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Ralph Nader > In the Public Interest > The Proxmire Principle

How can government and corporate officials become more sensitive to the an­guish, hopes, ideas and strengths of the people?

This is one of the cardi­nal, age-old questions of justice and democracy, par­ticularly in a society where huge organizations are headed by remote, often inaccessible rulers with more power than they can responsibly use. It is a question that requires many answers.

SEN. WILLIAM Proxmire (D-Wis.) thinks he has one answer to make him more aware of what people go through than what he can obtain from statistics or re­ports.

Instead of just circulating through Wisconsin’s fairs, stadiums and shopping cen­ters shaking hands with citizens (although he does plenty of that), the Senate’s leading sprinter (he runs to and from work a total of 10 miles every day) spends en­tire days actually working with laborers.

On June 30, 1975, a gar­bage man made his early morning rounds in Fond Du Lac, Wis., to pick up bun­dles and boxes of trash. His helper in the heave-and-ho effort was Sen. Proxmire. “Worked like a trooper,” said the driver of his assist­ant.

The next day, Proxmire spent a day working with production laborers at a GM division in Oak Creek. The next day he spent at the Milwaukee office of the De­partment of Housing and Urban Development. The senator is chairman of the appropriations subcommit­tee that handles the depart­ment’s budget.

All this is nothing new for him. In past years, Prox­mire has worked for a day as a Salvation Army kitch­en helper, a paper maker, construction laborer, cheesemaker, peapacker, bank clerk and men’s store clerk.

SUCH ACTIVITIES, of course, make for good pub­licity and give more people the feeling that they can give their senator some sug­gestions or a piece of their mind. Beyond that, it gives an elected representative an early alert system about what is on people’s minds.

While many other mem­bers of Congress are off on junkets or vacations, Prox­mire is logging hearings on the economy during con­gressional recesses. Before most legislators, Proxmire sensed how upset people were about waste in govern­ment contracts with busi­ness, especially in the de­fense industry. He is a leader in rooting out gov­ernment waste.
Working for a day on different jobs also opens up more opportunities for groups to lobby the senator. Whereas for most senators, citizens have to make ap­pointments, Wisconsin resi­dents find themselves trying to entice Proxmire into a day’s work — their kind of work.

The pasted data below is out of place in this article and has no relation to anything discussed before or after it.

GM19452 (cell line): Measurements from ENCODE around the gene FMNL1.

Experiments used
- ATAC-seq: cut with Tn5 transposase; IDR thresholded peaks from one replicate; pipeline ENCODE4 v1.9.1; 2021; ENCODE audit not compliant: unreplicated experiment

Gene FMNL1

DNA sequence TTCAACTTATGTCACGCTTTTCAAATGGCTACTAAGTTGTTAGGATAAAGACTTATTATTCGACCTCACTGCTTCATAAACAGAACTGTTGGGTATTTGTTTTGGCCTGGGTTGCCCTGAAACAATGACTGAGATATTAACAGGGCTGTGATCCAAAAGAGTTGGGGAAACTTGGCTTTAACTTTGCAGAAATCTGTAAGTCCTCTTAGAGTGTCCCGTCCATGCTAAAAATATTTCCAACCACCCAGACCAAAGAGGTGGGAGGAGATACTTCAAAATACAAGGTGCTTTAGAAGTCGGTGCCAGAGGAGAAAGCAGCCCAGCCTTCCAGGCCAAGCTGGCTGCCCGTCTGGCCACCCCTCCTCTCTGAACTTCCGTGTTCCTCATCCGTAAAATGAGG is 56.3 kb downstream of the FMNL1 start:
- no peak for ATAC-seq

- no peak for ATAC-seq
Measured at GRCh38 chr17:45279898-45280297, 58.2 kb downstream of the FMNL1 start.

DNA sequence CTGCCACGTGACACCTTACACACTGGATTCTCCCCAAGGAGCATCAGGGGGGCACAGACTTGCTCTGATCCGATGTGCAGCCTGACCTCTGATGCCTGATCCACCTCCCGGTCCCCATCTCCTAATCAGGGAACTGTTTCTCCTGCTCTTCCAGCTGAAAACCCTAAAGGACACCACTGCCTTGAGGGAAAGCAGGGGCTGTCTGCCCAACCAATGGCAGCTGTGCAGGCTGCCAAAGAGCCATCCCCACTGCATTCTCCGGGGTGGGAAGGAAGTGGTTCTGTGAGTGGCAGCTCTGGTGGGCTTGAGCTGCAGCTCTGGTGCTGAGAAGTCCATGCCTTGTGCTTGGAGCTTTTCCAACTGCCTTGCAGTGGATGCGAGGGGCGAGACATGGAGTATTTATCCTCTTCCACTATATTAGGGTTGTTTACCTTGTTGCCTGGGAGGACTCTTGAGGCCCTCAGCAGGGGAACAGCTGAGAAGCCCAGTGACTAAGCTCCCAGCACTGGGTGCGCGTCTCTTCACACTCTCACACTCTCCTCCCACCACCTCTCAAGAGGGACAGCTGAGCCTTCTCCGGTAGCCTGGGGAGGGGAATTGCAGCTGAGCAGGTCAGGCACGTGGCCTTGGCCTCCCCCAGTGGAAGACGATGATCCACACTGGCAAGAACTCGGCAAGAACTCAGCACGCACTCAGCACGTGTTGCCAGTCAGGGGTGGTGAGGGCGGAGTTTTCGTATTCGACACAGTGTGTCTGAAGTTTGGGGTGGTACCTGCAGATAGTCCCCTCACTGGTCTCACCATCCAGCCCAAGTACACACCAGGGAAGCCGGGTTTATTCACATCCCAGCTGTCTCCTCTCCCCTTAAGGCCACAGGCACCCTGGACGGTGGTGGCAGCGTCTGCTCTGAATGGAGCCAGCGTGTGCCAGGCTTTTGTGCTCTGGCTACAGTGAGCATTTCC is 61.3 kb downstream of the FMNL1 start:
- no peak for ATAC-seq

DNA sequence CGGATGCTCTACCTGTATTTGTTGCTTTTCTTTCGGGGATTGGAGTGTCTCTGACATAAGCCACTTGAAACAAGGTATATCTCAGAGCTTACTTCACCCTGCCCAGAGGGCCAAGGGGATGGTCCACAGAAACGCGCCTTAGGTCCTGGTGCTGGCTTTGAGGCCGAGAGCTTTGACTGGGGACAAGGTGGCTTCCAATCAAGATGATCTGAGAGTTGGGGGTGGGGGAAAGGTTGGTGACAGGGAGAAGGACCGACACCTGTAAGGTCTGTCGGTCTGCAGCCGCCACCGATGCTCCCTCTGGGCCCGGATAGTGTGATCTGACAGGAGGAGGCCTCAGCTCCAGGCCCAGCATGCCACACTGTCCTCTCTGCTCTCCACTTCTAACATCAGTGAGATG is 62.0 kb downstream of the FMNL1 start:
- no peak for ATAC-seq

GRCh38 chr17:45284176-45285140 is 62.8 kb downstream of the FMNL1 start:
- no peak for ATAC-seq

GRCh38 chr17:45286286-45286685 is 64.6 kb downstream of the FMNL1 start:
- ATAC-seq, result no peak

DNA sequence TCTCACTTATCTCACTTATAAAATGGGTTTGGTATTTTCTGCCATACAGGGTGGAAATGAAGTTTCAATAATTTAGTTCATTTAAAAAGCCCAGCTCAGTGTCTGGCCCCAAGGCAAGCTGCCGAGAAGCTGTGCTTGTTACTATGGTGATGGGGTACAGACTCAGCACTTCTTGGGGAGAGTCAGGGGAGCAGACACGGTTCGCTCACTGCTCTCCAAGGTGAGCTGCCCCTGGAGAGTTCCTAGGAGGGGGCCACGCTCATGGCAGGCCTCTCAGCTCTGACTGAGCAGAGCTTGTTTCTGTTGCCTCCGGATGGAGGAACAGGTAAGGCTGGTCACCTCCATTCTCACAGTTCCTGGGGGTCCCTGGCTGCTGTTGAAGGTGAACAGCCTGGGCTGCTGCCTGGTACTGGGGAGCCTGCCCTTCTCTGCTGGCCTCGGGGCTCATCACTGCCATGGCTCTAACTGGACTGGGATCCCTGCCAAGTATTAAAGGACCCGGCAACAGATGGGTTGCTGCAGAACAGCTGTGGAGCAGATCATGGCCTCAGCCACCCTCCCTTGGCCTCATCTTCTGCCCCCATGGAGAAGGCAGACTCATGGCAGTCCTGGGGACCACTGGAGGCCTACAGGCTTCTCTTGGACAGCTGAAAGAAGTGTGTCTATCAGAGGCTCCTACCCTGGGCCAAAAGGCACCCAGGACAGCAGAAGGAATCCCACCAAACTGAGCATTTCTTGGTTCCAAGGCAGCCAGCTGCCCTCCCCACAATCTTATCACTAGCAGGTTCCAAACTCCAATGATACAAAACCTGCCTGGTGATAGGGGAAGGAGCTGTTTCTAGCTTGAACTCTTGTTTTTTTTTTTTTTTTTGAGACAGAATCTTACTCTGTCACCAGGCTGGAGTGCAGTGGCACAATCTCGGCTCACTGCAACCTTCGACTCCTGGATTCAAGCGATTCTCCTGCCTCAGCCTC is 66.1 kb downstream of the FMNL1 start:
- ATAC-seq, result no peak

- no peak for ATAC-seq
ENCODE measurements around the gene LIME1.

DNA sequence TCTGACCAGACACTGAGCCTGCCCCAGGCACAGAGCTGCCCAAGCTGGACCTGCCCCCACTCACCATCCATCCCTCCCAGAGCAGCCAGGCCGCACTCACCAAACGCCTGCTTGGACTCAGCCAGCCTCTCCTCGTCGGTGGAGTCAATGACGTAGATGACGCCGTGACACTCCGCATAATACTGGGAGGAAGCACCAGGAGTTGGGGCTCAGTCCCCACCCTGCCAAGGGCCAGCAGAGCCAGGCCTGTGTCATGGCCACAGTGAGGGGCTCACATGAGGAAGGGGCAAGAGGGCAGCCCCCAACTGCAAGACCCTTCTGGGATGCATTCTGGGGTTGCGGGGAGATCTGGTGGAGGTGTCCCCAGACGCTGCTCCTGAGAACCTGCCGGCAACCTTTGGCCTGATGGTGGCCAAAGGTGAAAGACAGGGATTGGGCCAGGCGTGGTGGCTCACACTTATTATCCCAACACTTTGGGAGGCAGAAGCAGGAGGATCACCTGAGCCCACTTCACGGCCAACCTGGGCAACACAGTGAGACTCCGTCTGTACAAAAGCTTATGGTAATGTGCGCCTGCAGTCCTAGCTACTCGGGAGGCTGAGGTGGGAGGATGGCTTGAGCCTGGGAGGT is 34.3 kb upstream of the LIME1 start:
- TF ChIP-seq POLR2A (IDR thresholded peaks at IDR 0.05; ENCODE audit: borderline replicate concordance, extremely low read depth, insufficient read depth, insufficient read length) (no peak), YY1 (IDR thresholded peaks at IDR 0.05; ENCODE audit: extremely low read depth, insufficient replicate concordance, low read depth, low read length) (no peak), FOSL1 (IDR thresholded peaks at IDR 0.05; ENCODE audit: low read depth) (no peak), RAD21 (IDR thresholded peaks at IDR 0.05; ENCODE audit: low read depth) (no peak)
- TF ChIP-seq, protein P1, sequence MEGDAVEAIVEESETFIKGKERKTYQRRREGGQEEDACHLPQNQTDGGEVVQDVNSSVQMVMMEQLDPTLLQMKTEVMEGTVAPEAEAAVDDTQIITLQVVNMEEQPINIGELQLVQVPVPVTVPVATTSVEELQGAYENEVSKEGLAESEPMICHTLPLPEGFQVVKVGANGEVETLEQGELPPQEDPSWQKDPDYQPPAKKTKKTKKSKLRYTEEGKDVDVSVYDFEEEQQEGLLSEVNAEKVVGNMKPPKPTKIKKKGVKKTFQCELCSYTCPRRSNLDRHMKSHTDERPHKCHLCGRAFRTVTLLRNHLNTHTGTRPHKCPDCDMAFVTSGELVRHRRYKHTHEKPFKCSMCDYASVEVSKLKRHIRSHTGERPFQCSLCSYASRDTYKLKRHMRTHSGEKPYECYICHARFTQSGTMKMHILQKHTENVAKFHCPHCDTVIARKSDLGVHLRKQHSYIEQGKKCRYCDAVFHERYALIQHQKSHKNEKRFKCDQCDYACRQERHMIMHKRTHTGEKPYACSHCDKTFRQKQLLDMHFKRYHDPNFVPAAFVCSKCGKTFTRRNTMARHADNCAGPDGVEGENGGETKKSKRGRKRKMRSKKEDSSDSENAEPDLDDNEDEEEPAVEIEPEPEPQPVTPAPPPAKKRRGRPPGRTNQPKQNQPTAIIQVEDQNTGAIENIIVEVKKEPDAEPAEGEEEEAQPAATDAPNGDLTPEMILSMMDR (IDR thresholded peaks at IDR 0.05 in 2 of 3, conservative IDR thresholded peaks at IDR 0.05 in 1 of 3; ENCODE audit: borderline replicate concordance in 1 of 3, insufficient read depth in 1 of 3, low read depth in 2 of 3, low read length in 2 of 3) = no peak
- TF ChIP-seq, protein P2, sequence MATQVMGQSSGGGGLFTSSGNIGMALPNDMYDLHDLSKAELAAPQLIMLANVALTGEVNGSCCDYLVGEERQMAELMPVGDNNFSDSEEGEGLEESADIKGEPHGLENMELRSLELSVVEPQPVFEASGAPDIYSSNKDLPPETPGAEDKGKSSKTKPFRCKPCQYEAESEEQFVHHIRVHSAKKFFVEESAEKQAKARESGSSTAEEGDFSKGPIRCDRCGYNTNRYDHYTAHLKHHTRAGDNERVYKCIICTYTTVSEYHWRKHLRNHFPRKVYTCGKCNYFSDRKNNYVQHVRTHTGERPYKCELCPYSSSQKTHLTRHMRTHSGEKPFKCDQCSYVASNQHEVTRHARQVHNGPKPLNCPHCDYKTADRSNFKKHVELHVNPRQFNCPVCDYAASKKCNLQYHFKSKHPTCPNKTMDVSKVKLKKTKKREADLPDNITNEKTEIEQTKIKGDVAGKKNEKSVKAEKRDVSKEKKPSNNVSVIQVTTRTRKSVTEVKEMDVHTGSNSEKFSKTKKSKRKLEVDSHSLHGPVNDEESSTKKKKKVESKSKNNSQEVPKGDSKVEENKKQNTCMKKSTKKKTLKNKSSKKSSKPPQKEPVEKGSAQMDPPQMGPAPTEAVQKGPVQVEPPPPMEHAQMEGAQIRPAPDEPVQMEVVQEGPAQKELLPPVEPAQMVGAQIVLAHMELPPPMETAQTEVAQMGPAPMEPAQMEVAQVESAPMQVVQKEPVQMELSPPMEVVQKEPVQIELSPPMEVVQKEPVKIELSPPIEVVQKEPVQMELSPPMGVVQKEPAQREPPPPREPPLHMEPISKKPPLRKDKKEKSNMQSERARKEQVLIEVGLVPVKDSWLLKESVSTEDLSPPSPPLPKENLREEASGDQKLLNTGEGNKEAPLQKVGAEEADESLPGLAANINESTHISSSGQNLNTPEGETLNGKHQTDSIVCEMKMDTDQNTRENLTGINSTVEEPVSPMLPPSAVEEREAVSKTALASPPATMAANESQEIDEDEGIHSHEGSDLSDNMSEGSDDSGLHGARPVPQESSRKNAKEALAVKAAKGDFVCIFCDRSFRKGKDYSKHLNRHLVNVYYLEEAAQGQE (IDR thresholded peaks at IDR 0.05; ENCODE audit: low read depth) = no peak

Consumer cooperatives currently are trying to en­tice the senator into ap­preciating how superior the consumer cooperative form of private property can be over corporate stock type firms. Would the senator be interested in working at Eau Claire, Wis. consumer co-op?

THE PROXMIRE princi­ple needs to be adopted in those bloated bureaucracies we call corporations and government agencies where the need is greater than in the Senate. Imagine Henry Ford II spending a day min­ing coal underground at one of his company’s proper­ties.

Or Mayor Abraham Beame collecting garbage instead of deficit figures along the streets of New York City.

Or James Schlesinger getting up at 4:30 a.m. for a week in Army basic train­ing.

Or Earl Butz, agribusi­ness booster at the Depart­ment of Agriculture, harvesting crops in a Cali­fornia valley with the migrant workers.

Or Thomas Murphy, the General Motors boss, join­ing his employes breathing fumes in an automotive plant for an eight-hour stretch followed by another day or two laboring at an old GM foundry.

Having top executives of large organizations soak up some reality at the street level of their institution or with the consumers of their activities is no panacea. But, as J. Paul Austin of Coca Cola found out when he went down to his company’s orange groves, it does take some of the excessive abstraction out of these powerbrokers’ insulated experience.

IT RELIEVES them of their oft-repeated response when a crisis erupts —namely, that they didn’t know. It also gives them an end run around the syco­phants who often surround these Mr. Big Shots with what they want to hear.

The Proxmire principle needs a regular beat from these people at the top. How about a shareholders’ resolution for each company and an executive order for top bureaucrats that has then spend two weeks a year living it up at the bottom of their ladder?